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What’s a Sugar Substitute?

A sugar substitute is an artificial (made in a lab) or natural (plant-based) substance that sweetens food and drink in place of sugar. Typically, sugar substitutes are hundreds of times sweeter than sugar and have few to no calories. They’re a common sweetening choice for “diet” products such as sodas, sauces, baked goods, or sugar-free candies or gum.

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Made from the amino acids aspartic acid and phenylalanine, it’s a popular artificial sugar. It has calories, but because it’s some 200 times sweeter than sugar, you use less. It’s in soda, gum, yogurt, desserts, and medicines. Equal and NutraSweet are common brands. You can’t bake with it, because it isn’t sweet after you heat it. People with the rare condition phenylketonuria (PKU) shouldn’t eat it because their bodies can’t process it.

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This lab-made sweetener has been around since 1879. It’s calorie-free, and can sometimes leave a bitter aftertaste. You can use it in baking. You’ll find it in processed foods like baked goods, canned fruit, gum, and soft drinks. If you’re pregnant, you may want to avoid it, because it can cross through the placenta to your growing baby.

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This product is about 600 times sweeter than sugar. It’s made in a lab by altering a sucrose (sugar) molecule, so you might hear it called a non-nutritive sweetener. Your body doesn’t absorb it, so it doesn’t give you any calories. One brand name for it is Splenda. Often sucralose is in sodas, juices, sauces, syrups, candy, and desserts. You can buy it in a bag and use it to bake.

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This natural sugar substitute gets its sweet taste from the extract of Stevia rebaudiana leaves. You’ll often find it as liquid drops in the store, or as an ingredient in yogurts, baked goods, candy, and gum. You can use it as a sweetener in coffee or tea, or you can bake with it.

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Monk Fruit

This sweetener is an extract from the Chinese monk fruit melon. The Chinese have used it for hundreds of years, but it’s fairly new in the U.S. It’s calorie-free and often mixed with other sugar substitutes. Monk fruit, or lo han guo, is in some juices, soft drinks, dairy products, condiments, and candies.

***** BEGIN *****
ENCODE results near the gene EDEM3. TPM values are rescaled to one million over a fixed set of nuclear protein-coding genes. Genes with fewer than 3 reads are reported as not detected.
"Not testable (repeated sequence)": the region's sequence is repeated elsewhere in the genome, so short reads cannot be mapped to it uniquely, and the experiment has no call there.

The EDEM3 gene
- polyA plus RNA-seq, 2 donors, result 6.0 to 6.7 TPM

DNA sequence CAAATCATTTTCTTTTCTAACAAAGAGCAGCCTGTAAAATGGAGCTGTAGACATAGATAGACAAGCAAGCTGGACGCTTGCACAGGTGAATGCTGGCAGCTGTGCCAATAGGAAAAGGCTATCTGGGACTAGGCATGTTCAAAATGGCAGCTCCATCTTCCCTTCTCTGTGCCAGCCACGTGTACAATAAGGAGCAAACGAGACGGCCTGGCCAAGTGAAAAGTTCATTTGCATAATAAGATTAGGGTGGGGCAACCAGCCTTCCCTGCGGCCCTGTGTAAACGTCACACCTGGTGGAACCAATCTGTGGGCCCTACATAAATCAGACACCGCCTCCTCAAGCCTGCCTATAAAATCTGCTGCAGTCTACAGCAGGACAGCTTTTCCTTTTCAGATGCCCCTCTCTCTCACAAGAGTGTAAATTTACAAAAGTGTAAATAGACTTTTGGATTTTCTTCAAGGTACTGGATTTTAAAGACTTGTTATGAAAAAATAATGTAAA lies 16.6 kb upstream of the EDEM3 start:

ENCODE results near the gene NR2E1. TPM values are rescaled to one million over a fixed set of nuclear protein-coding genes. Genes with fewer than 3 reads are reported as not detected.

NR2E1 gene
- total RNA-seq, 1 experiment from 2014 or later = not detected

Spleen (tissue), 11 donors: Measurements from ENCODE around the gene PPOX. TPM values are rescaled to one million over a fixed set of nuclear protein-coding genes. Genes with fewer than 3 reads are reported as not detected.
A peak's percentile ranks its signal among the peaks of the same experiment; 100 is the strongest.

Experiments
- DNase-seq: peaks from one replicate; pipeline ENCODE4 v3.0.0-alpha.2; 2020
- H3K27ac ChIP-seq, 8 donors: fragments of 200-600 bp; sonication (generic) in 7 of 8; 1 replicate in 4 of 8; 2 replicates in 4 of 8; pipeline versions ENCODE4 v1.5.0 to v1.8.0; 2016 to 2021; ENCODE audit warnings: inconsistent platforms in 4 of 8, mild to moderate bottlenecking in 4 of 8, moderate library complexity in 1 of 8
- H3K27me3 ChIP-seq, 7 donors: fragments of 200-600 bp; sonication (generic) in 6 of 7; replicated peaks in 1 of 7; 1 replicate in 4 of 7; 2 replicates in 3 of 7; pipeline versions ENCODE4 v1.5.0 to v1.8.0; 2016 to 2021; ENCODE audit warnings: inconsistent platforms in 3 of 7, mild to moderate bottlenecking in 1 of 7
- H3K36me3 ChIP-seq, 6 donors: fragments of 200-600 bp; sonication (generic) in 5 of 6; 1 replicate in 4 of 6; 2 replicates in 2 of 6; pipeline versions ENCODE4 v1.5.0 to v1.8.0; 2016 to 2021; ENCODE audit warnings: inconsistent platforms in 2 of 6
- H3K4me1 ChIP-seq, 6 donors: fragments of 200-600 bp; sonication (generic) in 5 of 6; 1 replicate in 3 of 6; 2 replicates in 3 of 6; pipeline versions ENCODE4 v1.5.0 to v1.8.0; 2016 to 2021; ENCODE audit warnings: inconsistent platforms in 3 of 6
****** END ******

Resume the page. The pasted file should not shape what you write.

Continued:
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Sugar Alcohols

Sugar alcohols have features of both sugar and food alcohols (not the kind you find in drinks). They’re carbohydrates that are either lab-made or come from certain fruits. Most have “-tol” at the end of their name, like erythritol, maltitol, sorbitol, and xylitol. You can find them in processed foods like gum, hard candies, ice cream, and pudding, as well as mouthwash and toothpaste.

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Are They Safe?

The FDA has approved these artificial and natural sugar substitutes. The National Cancer Institute says there’s no proof they cause cancer. But there are some risks, especially if you overdo it. They may change your gut bacteria and cause digestive problems. They’re also linked to diseases such as type 2 diabetes and high blood pressure.

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Are They Good for Weight Loss?

Yes, swapping out your sugar for a substitute might mean fewer calories in your food and drinks. But there’s no strong proof that using them helps you lose weight.

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Are They OK if You Have Diabetes?

Sugar substitutes can be a good option for satisfying your sweet tooth while keeping blood sugar levels under control. Keep your daily intake below the recommended level, and get your calories from whole, nutritious foods.

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Sources | Medically Reviewed on 01/21/2020 Reviewed by Christine Mikstas, RD, LD on January 21, 2020


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American Academy of Family Physicians: “Sugar Substitutes.”

FDA: “Additional Information about High-Intensity Sweeteners Permitted for Use in Food in the United States,” “Sugar Alcohols.”

Diabetes Spectrum: “Nonnutritive Sweeteners: Where Are We Today?”

Healthy Women: “Are Artificial Sweeteners Safe to Use During Pregnancy?”

Cleveland Clinic: “Sugar Substitutes & Non-Nutritive Sweeteners.”

International Food Information Council Foundation: “Everything You Need to Know about Monk Fruit Sweeteners.”

Utah State University Extension: “Sweet As ... Sucralose: The Pros and Cons of Artificial Sweeteners.”

Reviewed by Christine Mikstas, RD, LD on January 21, 2020

This tool does not provide medical advice. See additional information.

THIS TOOL DOES NOT PROVIDE MEDICAL ADVICE. It is intended for general informational purposes only and does not address individual circumstances. It is not a substitute for professional medical advice, diagnosis or treatment and should not be relied on to make decisions about your health. Never ignore professional medical advice in seeking treatment because of something you have read on the WebMD Site. If you think you may have a medical emergency, immediately call your doctor or dial 911.